Dead Christ with Angels
Simultaneous with the American Civil War, Édouard Manet – boldest of moderns – brought back the same windswept angels and untranscendent cadavers that had characterized Baroque religious painting in Italy 250 years earlier. The Salon critics hated Dead Christ with Angels, as they were meant to do. The picture knocked around in dealers' hands until 1903, when Mrs. H.O. Havemeyer bought it for her great New York collection. It began a new life (as public masterpiece) at the Metropolitan Museum in the early 1930s after her death.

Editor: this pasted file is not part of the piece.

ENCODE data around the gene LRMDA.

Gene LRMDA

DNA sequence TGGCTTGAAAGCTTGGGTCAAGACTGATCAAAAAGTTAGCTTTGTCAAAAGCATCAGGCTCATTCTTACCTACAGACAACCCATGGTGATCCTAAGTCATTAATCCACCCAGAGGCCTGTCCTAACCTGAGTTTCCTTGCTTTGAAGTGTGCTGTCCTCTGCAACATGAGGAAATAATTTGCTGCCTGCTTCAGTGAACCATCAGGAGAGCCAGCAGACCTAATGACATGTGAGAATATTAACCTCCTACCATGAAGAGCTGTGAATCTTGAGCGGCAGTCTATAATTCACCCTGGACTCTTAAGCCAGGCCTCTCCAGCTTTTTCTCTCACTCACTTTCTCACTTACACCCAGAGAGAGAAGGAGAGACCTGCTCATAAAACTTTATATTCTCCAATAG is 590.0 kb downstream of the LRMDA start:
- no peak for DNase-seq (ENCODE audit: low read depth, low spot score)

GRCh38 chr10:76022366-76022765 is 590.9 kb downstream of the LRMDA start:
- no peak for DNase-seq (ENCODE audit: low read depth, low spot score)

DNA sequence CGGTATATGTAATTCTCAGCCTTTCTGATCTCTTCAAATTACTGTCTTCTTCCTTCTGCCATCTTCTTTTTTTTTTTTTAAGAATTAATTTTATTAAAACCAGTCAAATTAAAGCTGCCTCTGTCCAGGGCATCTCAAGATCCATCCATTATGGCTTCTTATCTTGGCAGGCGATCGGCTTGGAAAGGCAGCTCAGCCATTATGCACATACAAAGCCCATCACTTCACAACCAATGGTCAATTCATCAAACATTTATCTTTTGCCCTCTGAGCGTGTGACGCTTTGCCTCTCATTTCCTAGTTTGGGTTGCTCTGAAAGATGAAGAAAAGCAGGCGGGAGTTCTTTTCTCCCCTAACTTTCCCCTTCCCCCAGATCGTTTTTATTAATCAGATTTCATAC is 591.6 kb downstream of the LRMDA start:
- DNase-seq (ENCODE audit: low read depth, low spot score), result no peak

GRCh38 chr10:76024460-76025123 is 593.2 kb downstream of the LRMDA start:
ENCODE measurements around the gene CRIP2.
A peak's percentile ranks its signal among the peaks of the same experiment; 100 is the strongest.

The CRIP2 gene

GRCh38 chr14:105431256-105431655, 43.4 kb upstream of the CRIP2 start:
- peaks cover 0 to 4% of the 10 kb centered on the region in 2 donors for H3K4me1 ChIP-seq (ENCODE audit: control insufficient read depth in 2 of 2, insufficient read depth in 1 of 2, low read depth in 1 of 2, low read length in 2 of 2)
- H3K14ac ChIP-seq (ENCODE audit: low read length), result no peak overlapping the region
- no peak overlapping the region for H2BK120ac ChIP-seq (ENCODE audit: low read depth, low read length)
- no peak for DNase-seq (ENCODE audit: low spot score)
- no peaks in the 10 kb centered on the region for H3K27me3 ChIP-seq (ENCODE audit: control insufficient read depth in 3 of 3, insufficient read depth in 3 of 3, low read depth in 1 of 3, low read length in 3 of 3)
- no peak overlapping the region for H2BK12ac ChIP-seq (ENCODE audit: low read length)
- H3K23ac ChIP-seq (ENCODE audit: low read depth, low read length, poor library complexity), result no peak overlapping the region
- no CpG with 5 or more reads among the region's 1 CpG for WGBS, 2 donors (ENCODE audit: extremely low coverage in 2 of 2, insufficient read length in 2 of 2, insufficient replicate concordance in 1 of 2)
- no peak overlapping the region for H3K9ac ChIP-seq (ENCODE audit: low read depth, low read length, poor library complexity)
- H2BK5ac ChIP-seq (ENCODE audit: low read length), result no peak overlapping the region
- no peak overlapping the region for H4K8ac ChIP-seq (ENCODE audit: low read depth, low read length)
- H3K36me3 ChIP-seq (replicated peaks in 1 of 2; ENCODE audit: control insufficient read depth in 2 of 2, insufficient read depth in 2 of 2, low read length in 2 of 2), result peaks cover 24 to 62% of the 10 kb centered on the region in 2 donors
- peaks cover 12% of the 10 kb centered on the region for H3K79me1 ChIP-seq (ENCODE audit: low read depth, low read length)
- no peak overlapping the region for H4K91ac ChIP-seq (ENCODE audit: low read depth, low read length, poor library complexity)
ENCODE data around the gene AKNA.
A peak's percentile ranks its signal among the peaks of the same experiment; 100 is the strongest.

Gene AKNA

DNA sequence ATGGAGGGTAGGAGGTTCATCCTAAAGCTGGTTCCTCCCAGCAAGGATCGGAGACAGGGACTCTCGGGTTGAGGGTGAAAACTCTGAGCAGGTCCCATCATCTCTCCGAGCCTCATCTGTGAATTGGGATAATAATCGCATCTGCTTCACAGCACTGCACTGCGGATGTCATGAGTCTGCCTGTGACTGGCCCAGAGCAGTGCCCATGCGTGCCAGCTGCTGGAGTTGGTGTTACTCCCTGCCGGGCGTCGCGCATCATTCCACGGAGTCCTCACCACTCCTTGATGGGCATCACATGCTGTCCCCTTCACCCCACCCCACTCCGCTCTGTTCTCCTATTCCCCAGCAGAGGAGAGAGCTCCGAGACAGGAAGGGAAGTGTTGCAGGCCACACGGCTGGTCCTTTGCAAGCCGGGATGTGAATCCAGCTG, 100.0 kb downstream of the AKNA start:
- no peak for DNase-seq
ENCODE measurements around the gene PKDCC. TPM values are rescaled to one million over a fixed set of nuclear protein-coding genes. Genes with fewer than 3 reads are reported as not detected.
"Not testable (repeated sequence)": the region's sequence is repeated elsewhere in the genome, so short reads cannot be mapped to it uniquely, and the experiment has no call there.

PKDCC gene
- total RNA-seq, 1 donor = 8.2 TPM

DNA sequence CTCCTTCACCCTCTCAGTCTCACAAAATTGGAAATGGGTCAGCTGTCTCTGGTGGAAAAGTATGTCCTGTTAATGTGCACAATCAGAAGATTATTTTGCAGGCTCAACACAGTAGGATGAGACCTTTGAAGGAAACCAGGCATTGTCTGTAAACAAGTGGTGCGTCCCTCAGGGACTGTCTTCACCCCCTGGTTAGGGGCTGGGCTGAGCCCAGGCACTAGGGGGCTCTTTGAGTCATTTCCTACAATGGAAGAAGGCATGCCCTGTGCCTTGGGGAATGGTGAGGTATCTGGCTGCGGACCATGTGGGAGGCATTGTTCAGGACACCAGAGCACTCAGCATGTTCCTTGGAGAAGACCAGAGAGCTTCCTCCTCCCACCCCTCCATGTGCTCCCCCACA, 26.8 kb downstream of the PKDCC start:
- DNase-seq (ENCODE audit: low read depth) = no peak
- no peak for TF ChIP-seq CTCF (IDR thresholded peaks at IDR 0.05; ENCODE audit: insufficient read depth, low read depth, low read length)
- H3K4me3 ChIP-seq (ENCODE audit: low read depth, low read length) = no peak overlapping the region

| Édouard Manet|
A year or two earlier Manet painted himself and his bride-to-be (musician Suzanne Leenhoff) wearing 17th-century costumes in a painting conceived as a tribute to Peter Paul Rubens. Madame Manet sold this picture in the 1890s, several years after the artist's death. By roundabout paths it too reached the Met, but not until the 1950s.